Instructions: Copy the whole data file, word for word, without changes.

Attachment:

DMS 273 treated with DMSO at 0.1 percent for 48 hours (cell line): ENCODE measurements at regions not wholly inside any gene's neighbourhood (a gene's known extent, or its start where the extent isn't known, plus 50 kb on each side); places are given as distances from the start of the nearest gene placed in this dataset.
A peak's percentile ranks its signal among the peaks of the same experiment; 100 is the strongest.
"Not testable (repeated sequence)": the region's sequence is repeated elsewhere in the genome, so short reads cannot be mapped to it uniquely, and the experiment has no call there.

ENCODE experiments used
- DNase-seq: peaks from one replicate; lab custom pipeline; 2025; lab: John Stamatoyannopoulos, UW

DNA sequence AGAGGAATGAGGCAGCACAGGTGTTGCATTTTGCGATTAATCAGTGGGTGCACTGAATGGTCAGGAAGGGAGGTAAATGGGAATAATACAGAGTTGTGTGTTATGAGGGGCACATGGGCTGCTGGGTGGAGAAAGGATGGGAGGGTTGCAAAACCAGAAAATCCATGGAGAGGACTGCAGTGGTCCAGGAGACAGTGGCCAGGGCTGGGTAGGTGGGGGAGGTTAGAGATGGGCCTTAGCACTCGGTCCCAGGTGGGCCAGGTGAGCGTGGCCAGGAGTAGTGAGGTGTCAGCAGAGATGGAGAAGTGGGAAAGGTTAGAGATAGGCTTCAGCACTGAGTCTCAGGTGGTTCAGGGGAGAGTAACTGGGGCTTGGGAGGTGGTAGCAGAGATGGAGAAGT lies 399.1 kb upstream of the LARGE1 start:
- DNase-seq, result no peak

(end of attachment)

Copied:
DMS 273 treated with DMSO at 0.1 percent for 48 hours (cell line): ENCODE measurements at regions not wholly inside any gene's neighbourhood (a gene's known extent, or its start where the extent isn't known, plus 50 kb on each side); places are given as distances from the start of the nearest gene placed in this dataset.
A peak's percentile ranks its signal among the peaks of the same experiment; 100 is the strongest.
"Not testable (repeated sequence)": the region's sequence is repeated elsewhere in the genome, so short reads cannot be mapped to it uniquely, and the experiment has no call there.

ENCODE experiments used
- DNase-seq: peaks from one replicate; lab custom pipeline; 2025; lab: John Stamatoyannopoulos, UW

DNA sequence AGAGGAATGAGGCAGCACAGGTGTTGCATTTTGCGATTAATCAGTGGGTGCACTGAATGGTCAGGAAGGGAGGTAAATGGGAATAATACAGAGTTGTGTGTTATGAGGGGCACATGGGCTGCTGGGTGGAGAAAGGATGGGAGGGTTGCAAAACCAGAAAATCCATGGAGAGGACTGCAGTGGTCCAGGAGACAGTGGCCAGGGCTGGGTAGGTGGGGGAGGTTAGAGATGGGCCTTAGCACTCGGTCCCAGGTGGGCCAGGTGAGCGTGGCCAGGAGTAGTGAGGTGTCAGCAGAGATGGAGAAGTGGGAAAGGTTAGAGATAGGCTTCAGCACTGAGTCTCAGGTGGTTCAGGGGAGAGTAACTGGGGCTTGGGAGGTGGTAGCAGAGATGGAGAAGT lies 399.1 kb upstream of the LARGE1 start:
- DNase-seq, result no peak